Tokyo Olympics: Australia's Ariarne Titmus Shocks American Katie Ledecky To Win Ladies' 400 Freestyle Gold

  • Jul 26, 2021
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Australia's Ariarne Titmus crushed five-time Olympic hero Katie Ledecky of the United States to win the gold decoration in the ladies' 400 meters free-form at the Tokyo Olympics with the second-quickest time in history on Monday. Titmus, who followed by almost a full body length at the midway characteristic of the eight-lap race, turned on the speed to contact shortly, 56.69 seconds. Ledecky was the guarding Olympic hero and world record holder. She agreed to the silver this time in 3:57.36 - the fourth-quickest time at any point recorded. Ledecky has been the predominant power in ladies' swimming however in the first of three no holds barred standoffs with Titmus at these Games, it was the Australian who won with a greatly coordinated swim. Ledecky lost an individual Olympic last interestingly in the wake of winning the 800 free at the 2012 London Games, then, at that point catching three additional golds in the 200, 400 and 800 free at Rio de Janeiro five years prior. Ledecky will get one more break at Titmus in the 200 free, and the American is intensely preferred to rehash in the 800 and add another gold in the 1,500 — another occasion for the ladies at these games. "I can barely handle it, I'm attempting to contain my feelings," said Titmus, who commended her opponent for increasing present expectations in the game. Also Read: Novak Djokovic Knows History Is On The Line At Tokyo Olympics"I said thanks to her, I wouldn't be here without her. She set this mind-boggling standard. All credit to her for the swimmer she is. "In the race, I attempted to remain as made as possible and I can't really accept that I pulled it off," she added.

Swimming Strokes, styles, Technique and Benefits

Best Different Swimming Strokes, styles, Technique and Benefits

  • Mar 10, 2022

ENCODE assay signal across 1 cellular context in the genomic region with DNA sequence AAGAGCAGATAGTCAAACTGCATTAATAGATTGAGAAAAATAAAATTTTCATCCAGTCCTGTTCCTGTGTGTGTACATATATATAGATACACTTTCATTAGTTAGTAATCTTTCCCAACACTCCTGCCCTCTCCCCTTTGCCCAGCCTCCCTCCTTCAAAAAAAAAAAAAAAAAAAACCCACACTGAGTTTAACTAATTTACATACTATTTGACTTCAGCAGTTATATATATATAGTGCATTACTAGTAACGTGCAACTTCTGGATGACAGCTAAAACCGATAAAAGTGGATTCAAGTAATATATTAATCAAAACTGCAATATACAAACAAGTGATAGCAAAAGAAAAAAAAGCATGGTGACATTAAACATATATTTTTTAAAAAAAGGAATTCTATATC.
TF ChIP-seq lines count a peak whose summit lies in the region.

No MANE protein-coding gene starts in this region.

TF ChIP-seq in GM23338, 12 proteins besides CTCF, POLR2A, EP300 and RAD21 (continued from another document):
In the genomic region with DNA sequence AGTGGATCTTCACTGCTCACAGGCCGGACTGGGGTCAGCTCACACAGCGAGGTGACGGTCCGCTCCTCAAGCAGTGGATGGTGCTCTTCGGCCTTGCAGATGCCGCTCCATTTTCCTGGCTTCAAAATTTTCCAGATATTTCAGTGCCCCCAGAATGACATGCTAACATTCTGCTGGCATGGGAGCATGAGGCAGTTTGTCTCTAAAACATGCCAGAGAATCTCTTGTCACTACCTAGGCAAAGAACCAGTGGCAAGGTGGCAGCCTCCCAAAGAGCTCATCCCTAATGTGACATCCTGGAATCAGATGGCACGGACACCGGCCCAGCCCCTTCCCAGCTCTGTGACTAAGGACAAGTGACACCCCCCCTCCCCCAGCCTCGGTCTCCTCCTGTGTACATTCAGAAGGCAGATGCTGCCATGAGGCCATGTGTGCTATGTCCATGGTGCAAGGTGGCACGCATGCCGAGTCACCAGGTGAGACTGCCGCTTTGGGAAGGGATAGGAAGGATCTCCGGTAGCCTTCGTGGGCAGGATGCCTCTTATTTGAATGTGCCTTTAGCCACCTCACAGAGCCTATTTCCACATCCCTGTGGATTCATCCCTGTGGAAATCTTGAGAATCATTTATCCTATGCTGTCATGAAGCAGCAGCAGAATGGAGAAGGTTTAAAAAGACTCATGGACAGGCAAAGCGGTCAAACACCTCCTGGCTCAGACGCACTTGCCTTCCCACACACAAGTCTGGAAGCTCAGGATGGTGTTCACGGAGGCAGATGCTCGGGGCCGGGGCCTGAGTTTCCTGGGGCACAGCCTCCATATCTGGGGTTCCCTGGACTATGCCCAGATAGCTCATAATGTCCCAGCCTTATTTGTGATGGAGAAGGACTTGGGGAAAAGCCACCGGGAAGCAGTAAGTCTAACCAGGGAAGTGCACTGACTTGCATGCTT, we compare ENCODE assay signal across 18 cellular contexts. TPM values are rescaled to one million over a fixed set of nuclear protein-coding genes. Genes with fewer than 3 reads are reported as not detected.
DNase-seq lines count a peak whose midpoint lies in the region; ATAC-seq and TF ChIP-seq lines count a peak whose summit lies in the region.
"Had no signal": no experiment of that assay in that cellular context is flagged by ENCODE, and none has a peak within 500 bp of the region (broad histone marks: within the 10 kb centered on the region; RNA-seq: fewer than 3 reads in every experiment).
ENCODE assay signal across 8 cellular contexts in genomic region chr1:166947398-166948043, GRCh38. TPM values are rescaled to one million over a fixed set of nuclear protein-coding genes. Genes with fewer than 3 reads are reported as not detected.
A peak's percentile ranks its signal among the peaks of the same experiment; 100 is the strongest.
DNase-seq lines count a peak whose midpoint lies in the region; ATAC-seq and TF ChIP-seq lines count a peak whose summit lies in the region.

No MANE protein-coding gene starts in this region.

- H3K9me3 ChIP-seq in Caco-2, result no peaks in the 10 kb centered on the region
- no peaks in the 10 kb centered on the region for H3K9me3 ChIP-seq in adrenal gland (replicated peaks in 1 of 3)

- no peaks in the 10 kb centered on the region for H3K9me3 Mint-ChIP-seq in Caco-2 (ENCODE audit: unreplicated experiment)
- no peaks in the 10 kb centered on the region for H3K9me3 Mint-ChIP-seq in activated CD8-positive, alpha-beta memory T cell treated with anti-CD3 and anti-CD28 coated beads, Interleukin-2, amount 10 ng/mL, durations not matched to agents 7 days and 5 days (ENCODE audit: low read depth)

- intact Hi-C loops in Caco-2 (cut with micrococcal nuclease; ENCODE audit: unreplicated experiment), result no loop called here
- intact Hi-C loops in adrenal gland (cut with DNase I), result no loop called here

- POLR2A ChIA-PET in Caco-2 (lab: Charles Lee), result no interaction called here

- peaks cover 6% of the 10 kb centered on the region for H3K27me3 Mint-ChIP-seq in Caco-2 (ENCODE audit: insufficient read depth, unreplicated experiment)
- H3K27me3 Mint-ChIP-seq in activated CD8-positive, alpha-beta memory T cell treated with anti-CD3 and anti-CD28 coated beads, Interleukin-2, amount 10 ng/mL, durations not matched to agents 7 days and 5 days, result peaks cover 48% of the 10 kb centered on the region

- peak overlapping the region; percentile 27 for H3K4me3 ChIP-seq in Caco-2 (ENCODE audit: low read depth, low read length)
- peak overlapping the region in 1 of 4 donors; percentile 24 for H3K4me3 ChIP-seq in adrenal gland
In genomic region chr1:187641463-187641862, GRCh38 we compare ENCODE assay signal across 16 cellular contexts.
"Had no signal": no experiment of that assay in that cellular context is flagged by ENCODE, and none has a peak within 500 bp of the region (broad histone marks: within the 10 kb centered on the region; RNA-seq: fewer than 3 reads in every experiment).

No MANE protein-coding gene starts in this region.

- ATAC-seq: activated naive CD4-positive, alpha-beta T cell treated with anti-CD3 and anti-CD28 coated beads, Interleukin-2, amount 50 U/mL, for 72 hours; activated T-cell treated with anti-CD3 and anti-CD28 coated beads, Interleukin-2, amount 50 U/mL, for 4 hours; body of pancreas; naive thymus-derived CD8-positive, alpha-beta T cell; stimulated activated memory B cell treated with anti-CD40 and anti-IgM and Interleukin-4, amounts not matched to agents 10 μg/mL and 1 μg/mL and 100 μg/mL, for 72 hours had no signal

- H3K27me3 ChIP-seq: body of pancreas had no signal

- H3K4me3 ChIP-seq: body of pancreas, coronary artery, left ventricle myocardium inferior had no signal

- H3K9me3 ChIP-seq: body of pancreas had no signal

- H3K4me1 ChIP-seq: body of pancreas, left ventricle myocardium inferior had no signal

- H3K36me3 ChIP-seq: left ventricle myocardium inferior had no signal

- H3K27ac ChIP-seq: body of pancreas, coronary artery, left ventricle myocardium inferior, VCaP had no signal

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Competing swimmers compete in a variety of swimming styles. The Butterfly and Butterfly Races are among the most anticipated events of the Olympic Games. But you don't have to be a professional or competitive swimmer to enjoy the benefits of swimming. Learn the benefits of different swimming styles so you can decide which way you want to perform on your lap in the pool.1.FreestyleFreestyle is probably the most popular swimming stroke. Here's what you need to know about this stroke and its benefits:Free multiplication methodFreestyle is also known as forward crawl. While swimming in this stroke, your body will be in a prone position with your stomach and face facing the water. Your arms and legs will propel you into the water, while your torso remains stationary. Your arms will rotate. One arm will come out of the water while the other will be turned upside down, close to your torso in the water. Each hand will enter the water at an angle, fingers straight and close together to reduce drag.As your arms push you forward through the water, your legs will also be working harder. You will use the flutter kick to complete the freestyle swimming technique. The flutter kick is achieved by constantly moving your feet under the water in a narrow, scissor-like motion. Your knees will be slightly bent, but your feet will remain relatively parallel to the surface below at all times. Depending on how fast you want to swim, you can adjust the number of kicks for each full circle of arm movement. Your legs are an important part of freestyle swimming, but keep in mind that they provide about 10 percent of the thrust in a practicing swimmer's body.The freestyle often looks intimidating to inexperienced swimmers because it requires you to put your face in the water. Once you get used to sticking your face in the water, breathing in a free cycle is relatively easy. When one of your arms rises out of the water, simply turn your face to the side and breathe in. With your hand lowered, lower your face back into the water. Some swimmers take turns when it comes to breathing, while others stay on one side.Benefits of Free SwimmingYou can burn hundreds of calories in just half an hour of freestyle swimming. What are the biggest benefits of this punch?The freestyle swim, a favorite among long-distance swimmers, is the most effective stroke. Freestyle takes you further than others without spending a lot of energy. If you prefer to set your swimming exercises to the number of laps, this will help you reach your goal faster.Freestyle also gives you a full-body workout. Work the muscles in your arms, legs, torso, and back. If you are looking for a special swimming technique to tone your back muscles, freestyle swimming is definitely the way to go.While the freestyle has many benefits, keep in mind that mastering the freestyle can be more challenging than mastering other options, such as breaststroke.2. BreaststrokeThe best swimming style is a matter of opinion. If you're swimming for the first time, breaststroke may be the easiest place to start. Brake bumps are a great option for anyone looking for a slower alternative to freestyle swimming. Here's what you need to know about the breaststroke technique and its benefits:Stroke TechniqueBreaststroke, like freestyle, involves different movements of the arms and legs. Your body is in the same horizontal position as during freestyle swimming, but you will use different motions to propel yourself through the water. Your arms at the same time will be in a semi-circular motion under the water. Your arms, bent at the elbows, will then join your chest, remaining underwater as you swim in this blow.As your arms move at this rate, your legs will speed you forward in a technique called the whip kick or frog kick. When performing this kick, your feet should be hip-width apart behind you. With your knees and feet bent, feet apart, then bring them back together to form a smooth line. Repeat this movement with the movement of the arm. The optimal cadence allows your hands to rest while kicking and vice versa.The last stage of the chest stroke is your breath. It is possible to complete the movement of the arms and legs for this stroke while keeping the head completely out of the water. If you want to add a breathing technique to complete the stroke, you will submerge your head under water for each cycle of the stroke. Use your shoulders to pull your head out Water and breath. As his arms move forward in the water, his shoulders fall completely and he dips his head back under the water.3. BackstrokeUnlike most other swimming strokes, your face will not be in the water during the backstroke. Instead, you'll be on your back in the water, as the name suggests. Here are some tips to improve your back technique and reap the benefits of this style:Backstroke TechniqueYou can think of backstroke as a mirror image of freestyle. It will face you in the water rather than face down. As you move your arms and legs, you will remain in this horizontal position while looking up. Your arms will propel you forward in a windmill-like motion. One hand will come out of the water and rise, and the other will move under you in the water. You will perform this movement alternately: one hand goes up and the other goes down. Keep your arms close to your ears as you fall into the water. Also, you'll want to keep your arms as straight as possible and your fingers together to reduce resistance. Try to prevent your hips from falling into the water. Excessive lowering of the hips will slow the forward movement.When your arms push you through the water, your legs will use the same pulsating strokes that you used during freestyle swimming. Your legs will bend slightly as you kick in a successive motion. You can set the pace of the kick depending on how fast you want to move.The beauty of backstroke is that you just need to focus on the movements of your arms and legs. There are no breathing techniques to worry about because your face is always above water.Benefits of BackstrokeSwimming in backstroke burns about 250 calories in 30 minutes. The pros and cons of swimming strokes often depend on what you look forward to from your time in the water. The back stroke offers many benefits in addition to other back strokes. For example, backstroke can help improve your posture because your muscles need to work to keep your back straight in the water. It can also help improve hip flexibility. Like other swimming strokes, these strokes will also work the muscles in your arms, legs, and torso.The position of the head is a small aspect of the back to consider. Because your line of sight is directed upward and not in front of you, some people are a little anxious about seeing where they go in the water. You can overcome this by counting the number of strokes needed to complete a lap.4. SidestrokeThe side kick can be performed alone or with the help of a kickboard. You may be less familiar with this punch because it is not used during competitive events. Here's a look at the techniques and benefits of stroke:Backstroke TechniqueAs the name suggests, you will swim with this stroke on your side. Begin by placing your body on one side of the water. Spread your arm forward in the water under that part of your body. The upper hand will rest on your body in a horizontal position. Place your head on an outstretched hand directly in front of you. Your head will not move from this position when you are swimming sideways. Since your face doesn't get into the water, you don't have to worry about breathing technique.Both arms move during the side kick. The arm extended in front of you is called the main arm. Your lead arm and the arm at your side will flow down through the water with your elbows bent. Your hands will meet in front of your chest and then straighten, returning to the starting position.During sidestroke, most of your forward momentum will come from your legs. You will move your legs using a scissor kick, which means your legs move back and forth beneath the water in an alternating motion. As you kick, your arms will move toward one another and then back to a straight position.Benefits of SidestrokeYou can burn more than 200 calories in 30 minutes of swimming on your side. While not a competitive strike, lifeguards often use the lateral strike to defend themselves in the water. So knowing how to swim on your side can come in handy if you have any emergency. You'll use the muscles in your arms and legs to propel yourself forward, while your core muscles work to maintain a smooth horizontal position in the water.From an exercise standpoint, the side strike allows you to keep your face above the water while working multiple muscle groups.From an exercise standpoint, the side strike allows you to keep your face above the water while working multiple muscle groups.5. ButterflyOf all the different swimming styles, the butterfly is perhaps the most challenging. The butterfly requires a lot of strength and coordination, which takes time to develop. Here's what you should know about this style of swimming:Butterfly Stroke TechniqueThis pattern is called a butterfly because of the way the swimmer's arms move while swimming. Your arms look like a pair of wings, rising in and out of the water together. Your body is in the same horizontal position required for breaststroke and freestyle swimming. Begin with your arms outstretched in front of you, and your thumbs facing the water. Move your arms down and out, keeping your elbows slightly bent. Your arms should form a Y in front of your body. Pull your arms back across the water parallel to your body. He will then pull them out of the water and start the cycle again.As your arms move through this circuit, your legs will continue to move using a technique called the dolphin kick. During a dolphin kick, your feet come together in a smooth line. Your feet together move up and down, propelling you forward in the water. As you kick, your heels and the soles of your feet will break the surface of the water. You'll kick as soon as your arms get into the water and slide down.The butterfly breathing technique is similar to breaststroke. You will use your shoulder muscles to lift your head out of the water and back down. You should come to breathe while your arms recover and prepare to breathe again.Butterfly stroke benefitsThe butterfly burns the most calories in any swimming style, about 450 calories per 30 minutes of swimming. This punch is a great option to combine both upper body and upper body workouts. During this stroke, you're challenging your core muscles to keep your body stable while your arms and legs move together. It also works the muscles in your arms, chest, and upper back to raise both arms out of the water and over your head. Positioning your body during a butterfly also helps improve overall flexibility.Although it is a great exercise, mastering the intricate movements of the butterfly can be a challenge. If you are looking for a challenge on the water, Butterfly is the way to go.Get swimming gear at All American SwimWhat style of swimming provides the best exercise? It depends on your goals and preferences. No matter what blows you use, you need the right equipment to get into the water. Shop suits, goggles, and more at All American Swim.Also Read - Check out five significant types of swimming styles!